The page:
Should Eskom run the lot?

Kolisa commented, in response to a question whether Eskom should distribute all electricity, that cutting municipalities out of the distribution lines and the equation generally would not be feasible.   It was still necessary for them to distribute electricity.

They only, and only they, had the infrastructure in place in their areas, he said, and the suggestion of separate re-distribution zones, or REDS, was an issue of the past.

However, municipalities and metros, said SALGA, faced a generalised critical shortage of skills in the engineering sector and were unable to attract and retain specialist skills, particularly since they also faced competition from private industries.    The idea of “adopt a municipality” inviting participation by industry was now being promoted to re-gain some of the lost territory.

City of Johannesburg explained that Eskom tariffs to municipalities included a 4,17 c/kWh (cents per kilowatt hour) cross subsidy towards Eskom’s residential customers, and a cross subsidy for electrification in Eskom supply areas (3,59 c/kWh) and said that the general idea of one rate or one tariff would not fit all municipalities mainly because of their disparate size, different services and different demographics.

Hope that independents might make common tariffs possible

City of Johannesburg said the government initiative to establish the ISMO system where Eskom and municipal distributors would be treated as peers and all distributors would be purchasing from the ISMO at wholesale rates would make some form of tariff alignment possible.   But this was well into the future.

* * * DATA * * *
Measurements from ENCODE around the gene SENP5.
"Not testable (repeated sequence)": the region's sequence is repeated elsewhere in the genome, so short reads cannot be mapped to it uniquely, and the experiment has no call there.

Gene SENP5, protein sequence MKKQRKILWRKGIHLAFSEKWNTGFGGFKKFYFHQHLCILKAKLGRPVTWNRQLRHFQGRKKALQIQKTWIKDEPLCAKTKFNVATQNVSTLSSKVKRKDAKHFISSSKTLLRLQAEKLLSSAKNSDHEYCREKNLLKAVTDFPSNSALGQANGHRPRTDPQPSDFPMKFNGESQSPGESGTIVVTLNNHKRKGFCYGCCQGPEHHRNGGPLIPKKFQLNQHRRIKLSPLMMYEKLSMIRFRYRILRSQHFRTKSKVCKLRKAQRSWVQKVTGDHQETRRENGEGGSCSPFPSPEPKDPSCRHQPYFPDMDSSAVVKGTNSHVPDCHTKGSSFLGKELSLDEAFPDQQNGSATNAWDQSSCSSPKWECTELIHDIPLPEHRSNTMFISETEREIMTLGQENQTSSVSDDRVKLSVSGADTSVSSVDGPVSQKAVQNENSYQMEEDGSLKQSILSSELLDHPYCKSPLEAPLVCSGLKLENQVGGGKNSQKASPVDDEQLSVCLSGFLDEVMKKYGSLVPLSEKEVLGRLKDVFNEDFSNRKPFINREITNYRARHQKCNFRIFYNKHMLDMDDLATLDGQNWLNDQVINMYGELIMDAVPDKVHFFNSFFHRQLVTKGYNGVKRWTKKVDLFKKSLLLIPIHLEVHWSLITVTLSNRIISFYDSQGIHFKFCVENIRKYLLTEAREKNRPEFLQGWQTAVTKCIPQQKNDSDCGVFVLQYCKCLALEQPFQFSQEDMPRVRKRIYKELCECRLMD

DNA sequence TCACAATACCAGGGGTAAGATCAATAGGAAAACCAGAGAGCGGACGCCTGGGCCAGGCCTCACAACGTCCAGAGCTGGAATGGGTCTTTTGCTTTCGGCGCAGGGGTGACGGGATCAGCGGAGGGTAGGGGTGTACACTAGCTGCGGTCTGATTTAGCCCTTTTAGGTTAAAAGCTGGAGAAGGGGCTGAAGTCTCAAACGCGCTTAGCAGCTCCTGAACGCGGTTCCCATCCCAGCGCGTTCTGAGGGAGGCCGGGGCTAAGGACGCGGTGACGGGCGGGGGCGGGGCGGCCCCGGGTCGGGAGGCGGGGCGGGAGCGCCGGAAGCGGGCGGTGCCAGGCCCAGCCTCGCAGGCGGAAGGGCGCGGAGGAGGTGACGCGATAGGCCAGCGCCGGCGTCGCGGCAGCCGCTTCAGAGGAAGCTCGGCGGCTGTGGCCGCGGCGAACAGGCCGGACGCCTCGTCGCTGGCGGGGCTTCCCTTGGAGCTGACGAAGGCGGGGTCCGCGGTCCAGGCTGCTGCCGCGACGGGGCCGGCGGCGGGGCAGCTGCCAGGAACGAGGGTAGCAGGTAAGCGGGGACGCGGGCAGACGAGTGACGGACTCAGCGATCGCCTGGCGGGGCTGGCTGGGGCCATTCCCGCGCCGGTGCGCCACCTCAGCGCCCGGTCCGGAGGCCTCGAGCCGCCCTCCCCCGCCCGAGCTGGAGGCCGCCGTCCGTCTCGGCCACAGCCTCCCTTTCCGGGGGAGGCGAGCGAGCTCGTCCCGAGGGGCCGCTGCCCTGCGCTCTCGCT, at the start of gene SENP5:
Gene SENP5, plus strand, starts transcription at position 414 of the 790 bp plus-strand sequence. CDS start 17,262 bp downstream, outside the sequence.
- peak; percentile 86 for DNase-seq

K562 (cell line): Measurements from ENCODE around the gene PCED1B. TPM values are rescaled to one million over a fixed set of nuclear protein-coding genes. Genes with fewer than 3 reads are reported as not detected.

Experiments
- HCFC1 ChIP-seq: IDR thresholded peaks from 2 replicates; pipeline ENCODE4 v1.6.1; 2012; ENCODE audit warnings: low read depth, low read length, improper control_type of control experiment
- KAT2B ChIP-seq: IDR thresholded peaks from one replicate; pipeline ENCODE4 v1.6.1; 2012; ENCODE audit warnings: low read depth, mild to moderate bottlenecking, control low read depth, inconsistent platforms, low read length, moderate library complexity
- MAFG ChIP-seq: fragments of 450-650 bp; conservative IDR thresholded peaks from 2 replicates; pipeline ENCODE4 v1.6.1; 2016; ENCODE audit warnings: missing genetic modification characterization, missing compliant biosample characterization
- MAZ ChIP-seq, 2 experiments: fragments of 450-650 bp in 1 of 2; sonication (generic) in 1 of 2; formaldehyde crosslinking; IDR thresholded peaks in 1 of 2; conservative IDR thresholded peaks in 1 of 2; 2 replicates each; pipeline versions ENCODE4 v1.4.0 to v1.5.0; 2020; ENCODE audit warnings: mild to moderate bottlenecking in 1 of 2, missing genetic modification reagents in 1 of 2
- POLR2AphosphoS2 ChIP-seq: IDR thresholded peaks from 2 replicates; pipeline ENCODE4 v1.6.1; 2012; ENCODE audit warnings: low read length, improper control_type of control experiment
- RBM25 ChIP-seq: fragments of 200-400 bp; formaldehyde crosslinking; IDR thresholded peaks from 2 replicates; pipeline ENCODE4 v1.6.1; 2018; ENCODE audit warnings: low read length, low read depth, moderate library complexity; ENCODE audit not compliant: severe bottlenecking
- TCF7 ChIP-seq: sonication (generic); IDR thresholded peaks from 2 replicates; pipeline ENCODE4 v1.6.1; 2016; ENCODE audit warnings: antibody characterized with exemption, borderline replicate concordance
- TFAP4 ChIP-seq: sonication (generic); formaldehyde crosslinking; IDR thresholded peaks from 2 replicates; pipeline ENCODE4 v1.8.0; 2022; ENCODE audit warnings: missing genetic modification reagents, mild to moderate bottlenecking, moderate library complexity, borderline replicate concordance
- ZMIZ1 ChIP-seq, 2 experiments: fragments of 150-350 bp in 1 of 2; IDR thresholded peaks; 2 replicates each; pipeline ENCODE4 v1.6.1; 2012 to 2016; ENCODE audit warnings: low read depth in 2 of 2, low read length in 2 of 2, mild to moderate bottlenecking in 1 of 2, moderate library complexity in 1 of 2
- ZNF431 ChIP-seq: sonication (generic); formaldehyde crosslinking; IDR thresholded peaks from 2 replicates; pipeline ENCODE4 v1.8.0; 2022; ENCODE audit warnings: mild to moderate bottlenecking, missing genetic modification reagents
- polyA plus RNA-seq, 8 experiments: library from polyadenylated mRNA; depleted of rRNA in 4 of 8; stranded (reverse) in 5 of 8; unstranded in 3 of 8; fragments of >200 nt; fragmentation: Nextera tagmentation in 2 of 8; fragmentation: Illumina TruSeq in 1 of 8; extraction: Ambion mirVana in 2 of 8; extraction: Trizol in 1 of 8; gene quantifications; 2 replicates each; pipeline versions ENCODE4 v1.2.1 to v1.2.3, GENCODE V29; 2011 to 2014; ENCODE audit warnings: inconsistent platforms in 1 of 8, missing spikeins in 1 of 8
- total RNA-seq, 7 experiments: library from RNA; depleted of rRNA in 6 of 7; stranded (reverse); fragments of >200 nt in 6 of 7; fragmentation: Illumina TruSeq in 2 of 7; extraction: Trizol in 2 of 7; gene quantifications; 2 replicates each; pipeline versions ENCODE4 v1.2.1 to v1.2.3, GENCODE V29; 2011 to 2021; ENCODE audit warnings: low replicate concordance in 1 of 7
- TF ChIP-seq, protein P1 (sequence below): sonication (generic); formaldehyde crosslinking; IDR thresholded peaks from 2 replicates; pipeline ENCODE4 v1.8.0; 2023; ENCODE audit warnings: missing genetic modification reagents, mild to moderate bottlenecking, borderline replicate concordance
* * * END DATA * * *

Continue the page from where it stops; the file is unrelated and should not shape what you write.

SALGA said that a tariff design plan was in process by the five main metros which took into consideration the principles of the cost of supply and this co-operation accounted for the current compliance.    Metropolitan distributors and a significant portion of the larger municipal distributors, it was said, were working towards detailed cost-of-supply analysis.

In conclusion, SALGA noted that it might be possible to set a uniform tariff structure but such a move to make it viable would require financing.  Generally, part of the problem, it was said, was that there was a strong need to move towards more advanced technology.

Inevitable coal question

In reference to the control of cost inputs in energy supply, SALGA said it was interesting to note that China relied on coal that it imported at very low cost and countries like South Africa were exporting to China at cheap prices to get their business. Local government could not regulate on such issues as coal exports, which were an issue for debate at Eskom and national level, but SALGA could see perfectly well what some of the problems were.

SALGA finally noted that education campaigns to promote energy efficiency were not as effective in the field as they might be and SALGA would work with the Department of Energy to try to correct this.